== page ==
If God resides within the breath, what does it mean when you are “short of breath,” with inflammation in the lungs? That was my status, post chemo—another one of the side effects, which takes 4–6 weeks to resolve. Meanwhile, my breathing was slower, my walking slower, everything slower. Was this God’s way of getting me to slow down (even though my life is not fast-paced)? Perhaps the message here is “press the pause button on everything and just be in the stillness of the breath, in which God is ever-present.” Nothing is more important. “You’ve dropped all the pieces of your identity; now just rest in the absence of identification, the presence of divinity.” This is what I am hearing, what I am receiving. Another gift of this experience. Because when you find yourself struggling to breathe (as I did one night recently), you are awakened to the slender thread that holds you to life: one single breath at a time is your lifeline to aliveness. And to God.
When I sat in silence, completely still, awareness of my breath filled my consciousness. Spirit too filled me, and I found myself asking for guidance on how to navigate a path in which there is no longer anything but my soul breathing life into form. The answer that came back clearly was “Love.” If there is meaning in life, it is love itself, the face of God present in all things. Love is the North Star guiding us even when we can’t see it. When all else falls away, there is love in every breath we take because it is the source of life.
As I walk this path of breast cancer, there is much that is unknown, but I do always feel the presence of love—in the hearts of those closest to me, in my own heart, and in something greater, an infinite beingness which humans have named God. The “Great Mystery” that we try so hard to define and understand is best known through the experience of love, looking into the eyes of another or at the wonders of the Earth. Not surprisingly, we often find ourselves breathing deeper at these times, filled with awe and gratitude. Our breath connects us to everything, internal and external. Perhaps this is the greatest wisdom of all: the breath, God, and love are all the same thing. You are closest to God and love when you focus on your breath, realizing you are part of the divine trajectory of all life.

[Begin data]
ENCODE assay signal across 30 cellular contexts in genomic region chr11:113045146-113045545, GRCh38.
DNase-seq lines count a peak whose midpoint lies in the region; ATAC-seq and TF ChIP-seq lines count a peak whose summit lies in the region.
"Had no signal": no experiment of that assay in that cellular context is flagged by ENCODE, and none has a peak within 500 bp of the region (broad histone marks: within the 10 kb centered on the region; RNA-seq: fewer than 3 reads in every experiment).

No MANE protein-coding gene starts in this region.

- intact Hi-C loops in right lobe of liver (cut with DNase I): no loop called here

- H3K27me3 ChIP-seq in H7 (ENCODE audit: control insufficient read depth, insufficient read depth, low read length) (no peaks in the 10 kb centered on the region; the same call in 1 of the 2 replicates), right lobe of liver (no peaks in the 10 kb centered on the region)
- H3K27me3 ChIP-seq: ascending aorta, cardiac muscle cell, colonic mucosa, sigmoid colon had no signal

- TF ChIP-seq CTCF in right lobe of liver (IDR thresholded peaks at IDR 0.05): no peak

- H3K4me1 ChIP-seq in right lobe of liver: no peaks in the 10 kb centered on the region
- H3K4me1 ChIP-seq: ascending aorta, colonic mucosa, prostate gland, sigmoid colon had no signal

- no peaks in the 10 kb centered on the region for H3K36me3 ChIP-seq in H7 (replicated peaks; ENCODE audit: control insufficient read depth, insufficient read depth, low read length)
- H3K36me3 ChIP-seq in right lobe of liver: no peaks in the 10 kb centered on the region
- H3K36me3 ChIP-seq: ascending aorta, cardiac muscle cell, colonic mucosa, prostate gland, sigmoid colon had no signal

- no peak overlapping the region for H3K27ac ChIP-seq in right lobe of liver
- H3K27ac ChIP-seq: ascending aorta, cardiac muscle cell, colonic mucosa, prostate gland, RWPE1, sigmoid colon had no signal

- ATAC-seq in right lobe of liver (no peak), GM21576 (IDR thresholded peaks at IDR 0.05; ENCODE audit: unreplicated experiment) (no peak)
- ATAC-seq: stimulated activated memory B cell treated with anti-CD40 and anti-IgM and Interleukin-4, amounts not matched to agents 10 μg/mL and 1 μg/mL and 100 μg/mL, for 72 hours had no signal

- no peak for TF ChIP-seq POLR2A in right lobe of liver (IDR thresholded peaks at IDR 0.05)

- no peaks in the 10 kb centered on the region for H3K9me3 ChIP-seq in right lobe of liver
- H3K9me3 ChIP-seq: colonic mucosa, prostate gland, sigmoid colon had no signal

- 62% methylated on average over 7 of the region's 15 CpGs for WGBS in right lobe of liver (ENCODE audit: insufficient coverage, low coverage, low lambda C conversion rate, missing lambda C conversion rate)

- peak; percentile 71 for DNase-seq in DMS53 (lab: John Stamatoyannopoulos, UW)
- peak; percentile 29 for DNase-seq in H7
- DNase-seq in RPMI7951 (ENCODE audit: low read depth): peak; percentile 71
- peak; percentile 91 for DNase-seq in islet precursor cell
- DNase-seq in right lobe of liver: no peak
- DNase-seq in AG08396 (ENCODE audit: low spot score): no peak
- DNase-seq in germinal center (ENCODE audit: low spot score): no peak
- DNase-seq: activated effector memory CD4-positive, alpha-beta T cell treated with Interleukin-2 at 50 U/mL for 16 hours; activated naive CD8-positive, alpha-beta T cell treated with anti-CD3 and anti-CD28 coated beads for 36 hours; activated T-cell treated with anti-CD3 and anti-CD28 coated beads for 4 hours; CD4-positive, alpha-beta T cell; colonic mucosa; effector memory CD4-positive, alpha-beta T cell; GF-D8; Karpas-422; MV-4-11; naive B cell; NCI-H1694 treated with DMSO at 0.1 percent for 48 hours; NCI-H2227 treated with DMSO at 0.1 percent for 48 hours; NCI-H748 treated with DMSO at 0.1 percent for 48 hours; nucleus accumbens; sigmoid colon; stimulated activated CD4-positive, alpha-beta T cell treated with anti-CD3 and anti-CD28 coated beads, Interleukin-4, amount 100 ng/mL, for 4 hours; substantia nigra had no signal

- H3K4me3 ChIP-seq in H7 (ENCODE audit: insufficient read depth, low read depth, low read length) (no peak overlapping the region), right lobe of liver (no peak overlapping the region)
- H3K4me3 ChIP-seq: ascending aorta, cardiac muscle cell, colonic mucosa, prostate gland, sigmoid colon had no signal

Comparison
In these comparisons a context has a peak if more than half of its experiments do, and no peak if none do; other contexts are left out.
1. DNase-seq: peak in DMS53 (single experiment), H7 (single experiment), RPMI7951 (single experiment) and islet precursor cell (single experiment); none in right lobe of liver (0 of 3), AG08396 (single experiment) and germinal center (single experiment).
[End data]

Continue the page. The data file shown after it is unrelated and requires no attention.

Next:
Ironic that the main symptom of the current global pandemic is loss of the ability to breathe, easily or at all. Is humanity symbolically losing its connection to the breath of life (and God)? The Earth “breathes” through its forests and plants (oxygen–carbon dioxide cycle); the oxygen they produce sustains our lives. Yet we are killing them off at an alarming rate. Perhaps we are all, individually and collectively, being shown the importance of something we take for granted: the air we breathe. Because without it, we cease to exist, one and all. The message is clear: Stop business as usual; protect the environment, our shared home. Quiet your mind; remain still long enough, and you will see the connection between your own breathing and everything else, including God. The sacredness of each part of life on Earth will become clear. And your breath is your best teacher.
After my own recent experience of not being able to catch my breath for several very long minutes, I felt a new sense of its preciousness. Later, sitting alone in the darkness of night, I had such a profound awareness of my own breathing. It filled me with Life, yes, but it also filled me with peaceful Presence. Within one single breath is the spirit that holds the universe in the mind of God, and love in the heart of all creation. This seemingly invisible process holds the keys to both planetary life and divine connection. May we honor it as the irreplaceable gift of grace it is.